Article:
Portugal's Costa Defeats Censure Motion With Backing From AlliesBy
Censure motion was presented after fires killed more than 100
Interior minister resigned after Oct. 15 forest blazes
Portuguese Prime Minister Antonio Costa’s government survived after getting support from its usual allies in parliament to defeat a censure motion on how the administration handled forest fires that left more than 100 dead.
The Left Bloc, Communists and Greens joined the ruling Socialists in voting against the motion, according to Eduardo Ferro Rodrigues, the parliament’s president. Conservative opposition party CDS presented the censure motion after considering the government failed to protect its citizens. The Social Democrats, the biggest group in parliament, backed the motion.
“Nothing can stay like it was before,” Costa said before the vote on Tuesday. The government has assumed responsibility and on Saturday announced new plans for fighting forest fires and offered aid to rebuild homes.
Costa, who is halfway through a four-year term in office, accepted Interior Minister Constanca Urbano de Sousa’s resignation last week after hundreds of wildfires spread across the country on Oct. 15, killing more than 40 people. In June, forest blazes left more than 60 dead, some of them in homes and in cars as they attempted to flee.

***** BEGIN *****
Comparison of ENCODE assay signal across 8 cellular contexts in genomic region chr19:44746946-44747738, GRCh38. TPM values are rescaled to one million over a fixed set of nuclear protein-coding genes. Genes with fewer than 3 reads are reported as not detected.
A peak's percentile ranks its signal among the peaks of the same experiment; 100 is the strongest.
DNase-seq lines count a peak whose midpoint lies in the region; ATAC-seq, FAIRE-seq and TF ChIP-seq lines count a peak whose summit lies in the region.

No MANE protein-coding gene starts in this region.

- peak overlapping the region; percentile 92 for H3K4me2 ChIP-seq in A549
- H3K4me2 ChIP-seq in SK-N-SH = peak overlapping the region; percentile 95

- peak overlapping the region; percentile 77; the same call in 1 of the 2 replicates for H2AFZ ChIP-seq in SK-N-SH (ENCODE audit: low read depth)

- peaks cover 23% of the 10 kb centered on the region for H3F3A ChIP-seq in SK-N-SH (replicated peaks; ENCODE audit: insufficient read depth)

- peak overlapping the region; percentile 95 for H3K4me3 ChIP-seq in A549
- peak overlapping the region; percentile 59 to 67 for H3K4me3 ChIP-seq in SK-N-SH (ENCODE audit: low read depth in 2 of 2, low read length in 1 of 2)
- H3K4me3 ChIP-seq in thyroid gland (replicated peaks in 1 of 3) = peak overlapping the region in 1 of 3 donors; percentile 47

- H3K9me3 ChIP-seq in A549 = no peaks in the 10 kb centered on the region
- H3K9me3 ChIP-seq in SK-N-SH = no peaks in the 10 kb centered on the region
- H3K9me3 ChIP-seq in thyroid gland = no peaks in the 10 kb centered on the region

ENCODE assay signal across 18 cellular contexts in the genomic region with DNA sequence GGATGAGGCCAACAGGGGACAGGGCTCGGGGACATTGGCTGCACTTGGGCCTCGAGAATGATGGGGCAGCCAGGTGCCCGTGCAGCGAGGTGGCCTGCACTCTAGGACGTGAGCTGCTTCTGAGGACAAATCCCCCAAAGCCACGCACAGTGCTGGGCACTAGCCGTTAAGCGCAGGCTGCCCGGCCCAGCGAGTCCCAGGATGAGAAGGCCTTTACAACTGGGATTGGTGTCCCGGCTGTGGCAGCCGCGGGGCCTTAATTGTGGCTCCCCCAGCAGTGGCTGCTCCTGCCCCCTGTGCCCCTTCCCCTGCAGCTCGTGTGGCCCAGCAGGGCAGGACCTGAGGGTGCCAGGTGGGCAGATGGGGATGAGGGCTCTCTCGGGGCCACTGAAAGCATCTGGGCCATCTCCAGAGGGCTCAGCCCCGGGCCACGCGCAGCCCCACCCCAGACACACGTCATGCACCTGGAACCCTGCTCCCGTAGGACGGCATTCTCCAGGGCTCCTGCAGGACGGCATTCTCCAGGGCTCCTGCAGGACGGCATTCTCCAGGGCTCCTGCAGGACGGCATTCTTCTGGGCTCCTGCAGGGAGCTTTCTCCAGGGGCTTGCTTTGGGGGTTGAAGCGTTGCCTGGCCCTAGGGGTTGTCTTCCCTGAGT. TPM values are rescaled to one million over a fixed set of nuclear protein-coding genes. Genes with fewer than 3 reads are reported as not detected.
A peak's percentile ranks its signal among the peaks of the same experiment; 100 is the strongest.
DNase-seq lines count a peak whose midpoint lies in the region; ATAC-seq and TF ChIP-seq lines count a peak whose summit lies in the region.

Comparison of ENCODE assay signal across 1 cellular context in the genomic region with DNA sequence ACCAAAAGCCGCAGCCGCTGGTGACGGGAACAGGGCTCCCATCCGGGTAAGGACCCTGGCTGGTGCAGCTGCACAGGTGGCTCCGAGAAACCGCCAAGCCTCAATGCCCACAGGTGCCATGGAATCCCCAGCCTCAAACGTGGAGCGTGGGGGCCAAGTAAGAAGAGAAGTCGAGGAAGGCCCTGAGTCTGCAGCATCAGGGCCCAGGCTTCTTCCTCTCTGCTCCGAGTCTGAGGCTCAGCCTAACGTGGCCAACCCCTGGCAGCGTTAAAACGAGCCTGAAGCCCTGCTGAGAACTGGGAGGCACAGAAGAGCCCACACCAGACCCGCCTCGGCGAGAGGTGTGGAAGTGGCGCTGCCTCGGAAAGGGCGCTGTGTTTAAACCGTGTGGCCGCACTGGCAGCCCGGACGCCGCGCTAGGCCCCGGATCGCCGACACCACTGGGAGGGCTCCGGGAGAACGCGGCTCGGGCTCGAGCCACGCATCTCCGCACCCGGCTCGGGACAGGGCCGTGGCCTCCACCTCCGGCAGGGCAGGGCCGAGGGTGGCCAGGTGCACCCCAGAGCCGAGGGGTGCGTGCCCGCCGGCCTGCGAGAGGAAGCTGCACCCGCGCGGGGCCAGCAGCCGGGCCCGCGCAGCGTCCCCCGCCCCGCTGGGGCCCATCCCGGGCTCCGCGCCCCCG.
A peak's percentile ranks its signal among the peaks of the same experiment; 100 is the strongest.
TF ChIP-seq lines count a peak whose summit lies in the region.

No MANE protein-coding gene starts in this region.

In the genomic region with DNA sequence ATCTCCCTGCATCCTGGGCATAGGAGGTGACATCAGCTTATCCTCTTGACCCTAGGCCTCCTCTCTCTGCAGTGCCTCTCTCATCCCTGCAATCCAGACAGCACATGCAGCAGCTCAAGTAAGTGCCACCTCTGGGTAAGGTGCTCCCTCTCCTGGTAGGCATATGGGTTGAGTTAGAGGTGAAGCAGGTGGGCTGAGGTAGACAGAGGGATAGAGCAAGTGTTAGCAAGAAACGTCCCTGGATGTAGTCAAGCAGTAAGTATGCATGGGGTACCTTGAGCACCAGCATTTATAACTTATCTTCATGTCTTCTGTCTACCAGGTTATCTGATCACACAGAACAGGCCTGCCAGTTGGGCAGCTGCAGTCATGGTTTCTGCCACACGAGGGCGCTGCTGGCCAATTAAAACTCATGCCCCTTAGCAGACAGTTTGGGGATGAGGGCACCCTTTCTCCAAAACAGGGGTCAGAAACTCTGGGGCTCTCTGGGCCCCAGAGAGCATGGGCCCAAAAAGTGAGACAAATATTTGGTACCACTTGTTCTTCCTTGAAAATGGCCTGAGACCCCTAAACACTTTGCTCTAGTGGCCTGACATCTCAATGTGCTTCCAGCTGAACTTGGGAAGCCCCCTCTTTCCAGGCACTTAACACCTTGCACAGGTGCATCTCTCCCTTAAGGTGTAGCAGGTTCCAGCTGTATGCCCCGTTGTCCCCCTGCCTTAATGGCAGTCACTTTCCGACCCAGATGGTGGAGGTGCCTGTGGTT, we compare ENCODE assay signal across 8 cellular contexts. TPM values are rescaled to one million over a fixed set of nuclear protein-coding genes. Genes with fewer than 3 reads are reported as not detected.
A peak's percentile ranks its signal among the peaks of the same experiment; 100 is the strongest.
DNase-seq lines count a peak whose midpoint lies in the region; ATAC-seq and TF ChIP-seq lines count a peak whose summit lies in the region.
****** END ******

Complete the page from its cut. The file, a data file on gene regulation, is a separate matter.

The Oct. 15 fires happened exactly two weeks after the ruling Socialists claimed their biggest victory in local elections, taking 38 percent of the vote and 159 of the country’s 308 town halls. Tourism and exports have been boosting the economy and helping the minority government manage the budget deficit, which last year was the narrowest as a percentage of gross domestic product in four decades of Portuguese democracy.
Costa’s minority government took office at the end of 2015 and has been consistently supported in parliament by the Left Bloc, Communists and Greens, which hadn’t followed the moderate Socialists in backing European budget rules in the past. Costa has reversed state salary cuts faster than the previous administration proposed, while raising indirect taxes.
An initial vote on the 2018 budget is scheduled for Nov. 3.